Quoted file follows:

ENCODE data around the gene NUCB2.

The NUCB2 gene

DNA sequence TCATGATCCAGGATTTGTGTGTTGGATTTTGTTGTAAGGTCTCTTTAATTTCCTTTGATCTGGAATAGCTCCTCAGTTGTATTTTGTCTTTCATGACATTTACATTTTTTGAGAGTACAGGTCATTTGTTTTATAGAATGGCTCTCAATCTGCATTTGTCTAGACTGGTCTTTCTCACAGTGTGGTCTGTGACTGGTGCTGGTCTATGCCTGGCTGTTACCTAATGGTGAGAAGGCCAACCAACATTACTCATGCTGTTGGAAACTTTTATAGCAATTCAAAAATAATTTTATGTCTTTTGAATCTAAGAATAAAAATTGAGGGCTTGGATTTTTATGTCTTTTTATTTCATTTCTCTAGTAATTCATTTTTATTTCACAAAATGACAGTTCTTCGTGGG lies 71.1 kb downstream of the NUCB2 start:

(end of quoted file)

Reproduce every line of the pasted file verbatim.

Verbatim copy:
ENCODE data around the gene NUCB2.

The NUCB2 gene

DNA sequence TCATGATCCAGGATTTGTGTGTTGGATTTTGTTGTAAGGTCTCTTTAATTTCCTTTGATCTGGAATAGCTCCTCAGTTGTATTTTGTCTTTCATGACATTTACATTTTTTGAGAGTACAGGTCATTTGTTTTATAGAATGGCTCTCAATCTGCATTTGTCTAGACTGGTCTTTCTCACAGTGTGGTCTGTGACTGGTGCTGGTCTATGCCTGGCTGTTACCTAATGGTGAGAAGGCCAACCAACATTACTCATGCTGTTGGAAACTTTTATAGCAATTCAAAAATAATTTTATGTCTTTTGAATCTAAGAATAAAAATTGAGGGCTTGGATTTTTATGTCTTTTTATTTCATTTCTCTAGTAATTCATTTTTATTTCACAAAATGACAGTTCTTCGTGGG lies 71.1 kb downstream of the NUCB2 start: